Accessibility links

Critics Attack VOA Decision to Cut Radio Broadcasts to China

The Chinese language web home page.

The Chinese language web home page.

The proposal to shut down the Voice of America's Chinese radio and TV services later this year came under heavy criticism Wednesday at a conservative Washington research institute. But, a number of Western broadcasters are focusing on China's growing Internet audience.

The changes were announced several months ago by the Broadcasting Board of Governors, the U.S. agency in charge of government-funded foreign broadcasting, including the Voice of America.

The BBG said it would shut down VOA's Chinese radio and television broadcasts while making its Mandarin-language service available only on the Internet. Forty-five journalists, or more than half of the branch's full-time staff, will be let go.

Zhang Huchen is the Mandarin service's senior editor. He was part of a panel at the conservative Heritage Foundation that criticized the planned cuts. "If approved by the Congress, this decision will be the biggest blunder yet in the history of U.S. international broadcasting and public diplomacy," he said.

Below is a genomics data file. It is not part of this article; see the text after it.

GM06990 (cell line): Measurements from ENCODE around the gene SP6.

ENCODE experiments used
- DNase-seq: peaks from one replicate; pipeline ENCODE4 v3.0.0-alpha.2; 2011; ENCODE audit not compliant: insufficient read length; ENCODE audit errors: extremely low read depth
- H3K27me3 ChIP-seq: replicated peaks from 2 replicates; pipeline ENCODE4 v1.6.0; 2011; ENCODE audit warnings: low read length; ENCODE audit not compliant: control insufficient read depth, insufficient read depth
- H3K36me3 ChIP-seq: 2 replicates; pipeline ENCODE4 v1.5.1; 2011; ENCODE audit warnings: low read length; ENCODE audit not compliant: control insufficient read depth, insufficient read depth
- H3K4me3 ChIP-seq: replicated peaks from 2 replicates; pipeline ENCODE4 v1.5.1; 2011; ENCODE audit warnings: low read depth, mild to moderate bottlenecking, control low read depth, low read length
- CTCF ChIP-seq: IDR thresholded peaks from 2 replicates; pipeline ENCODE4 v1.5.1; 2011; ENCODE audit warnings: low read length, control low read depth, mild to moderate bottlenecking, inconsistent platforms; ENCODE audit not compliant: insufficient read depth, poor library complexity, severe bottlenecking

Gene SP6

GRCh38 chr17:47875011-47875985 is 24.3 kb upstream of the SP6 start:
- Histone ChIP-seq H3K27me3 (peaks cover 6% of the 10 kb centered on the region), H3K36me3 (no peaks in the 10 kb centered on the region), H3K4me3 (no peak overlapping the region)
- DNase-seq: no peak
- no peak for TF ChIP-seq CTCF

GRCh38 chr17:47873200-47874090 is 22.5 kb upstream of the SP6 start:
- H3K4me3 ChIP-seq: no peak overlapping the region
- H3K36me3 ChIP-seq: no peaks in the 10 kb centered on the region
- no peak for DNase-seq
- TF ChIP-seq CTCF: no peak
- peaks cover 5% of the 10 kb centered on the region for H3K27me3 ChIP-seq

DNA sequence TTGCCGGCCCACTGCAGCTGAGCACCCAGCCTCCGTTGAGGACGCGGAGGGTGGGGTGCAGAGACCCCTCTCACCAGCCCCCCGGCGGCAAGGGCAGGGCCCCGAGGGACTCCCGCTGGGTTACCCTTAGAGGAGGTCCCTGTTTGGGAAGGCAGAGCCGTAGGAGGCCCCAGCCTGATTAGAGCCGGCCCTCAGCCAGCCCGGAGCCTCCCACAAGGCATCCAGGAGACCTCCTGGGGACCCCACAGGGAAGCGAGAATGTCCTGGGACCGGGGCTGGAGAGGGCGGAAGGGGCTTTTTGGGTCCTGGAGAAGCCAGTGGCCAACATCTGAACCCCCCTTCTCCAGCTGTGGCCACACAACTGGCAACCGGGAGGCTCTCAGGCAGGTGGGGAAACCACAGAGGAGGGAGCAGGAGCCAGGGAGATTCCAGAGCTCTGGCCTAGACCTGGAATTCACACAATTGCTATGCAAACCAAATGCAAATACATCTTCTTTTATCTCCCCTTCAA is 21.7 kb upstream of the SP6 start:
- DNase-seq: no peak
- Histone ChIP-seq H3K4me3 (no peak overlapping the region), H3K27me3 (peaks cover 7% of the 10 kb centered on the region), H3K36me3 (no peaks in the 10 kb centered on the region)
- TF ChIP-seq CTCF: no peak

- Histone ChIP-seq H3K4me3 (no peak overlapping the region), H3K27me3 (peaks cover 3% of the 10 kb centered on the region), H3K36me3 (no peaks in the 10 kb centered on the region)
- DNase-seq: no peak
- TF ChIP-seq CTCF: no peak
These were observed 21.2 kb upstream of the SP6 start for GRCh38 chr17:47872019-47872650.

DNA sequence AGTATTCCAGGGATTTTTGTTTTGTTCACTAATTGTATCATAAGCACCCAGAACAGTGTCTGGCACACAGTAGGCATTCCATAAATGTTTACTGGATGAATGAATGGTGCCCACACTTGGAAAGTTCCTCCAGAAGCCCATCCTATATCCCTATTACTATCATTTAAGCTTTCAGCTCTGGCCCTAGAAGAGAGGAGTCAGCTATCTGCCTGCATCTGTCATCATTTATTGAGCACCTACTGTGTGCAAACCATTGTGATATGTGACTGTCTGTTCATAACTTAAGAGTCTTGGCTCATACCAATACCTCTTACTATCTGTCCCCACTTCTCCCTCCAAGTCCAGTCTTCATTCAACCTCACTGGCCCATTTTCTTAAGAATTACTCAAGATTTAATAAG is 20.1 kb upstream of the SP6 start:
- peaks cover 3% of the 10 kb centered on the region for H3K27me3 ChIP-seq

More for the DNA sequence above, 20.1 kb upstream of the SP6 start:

Zhang said that for years, Beijing has spent millions of dollars trying to jam Western shortwave broadcasts, including VOA's. "Why give the Chinese government a gift of this magnitude by unilaterally abdicating the airwaves," he said.

He added that the Chinese government is spending billions of dollars to boost its own overseas broadcasting, while censoring its domestic Internet.

Another critic on the panel was former VOA director David Jackson. He said China's efforts to obstruct VOA programming are a sign of success. "If people weren't listening to us, they wouldn't be jamming us," he said.

Still, the VOA's decision is not unique. In March, the British Broadcasting Corporation shut down its Mandarin radio service after nearly 70 years of broadcasts. Germany's Deutsche Welle also is scaling back.

International broadcasters say they are making a strategic decision to reach China's Internet audience. It is the world's largest, even though most Chinese still do not have access to the web.

The Broadcasting Board of Governors says it would make the frequencies of VOA's Chinese broadcasts available to Radio Free Asia, which it also oversees. However, critics say RFA has less name recognition in China and its mission differs from VOA's.

A spokeswoman for the Broadcasting Board of Governers, Letitia King, attended the discussion at the Heritage Foundation. "The Broadcasting Board of Governors believes China is a vitally important audience and, in fact, is fully committed to reaching the audience there as effectively as possible," she said. Click here to read full text of VOA budget proposal on China.

She said the board is developing anti-censorship technology to prevent VOA's Chinese website from being blocked.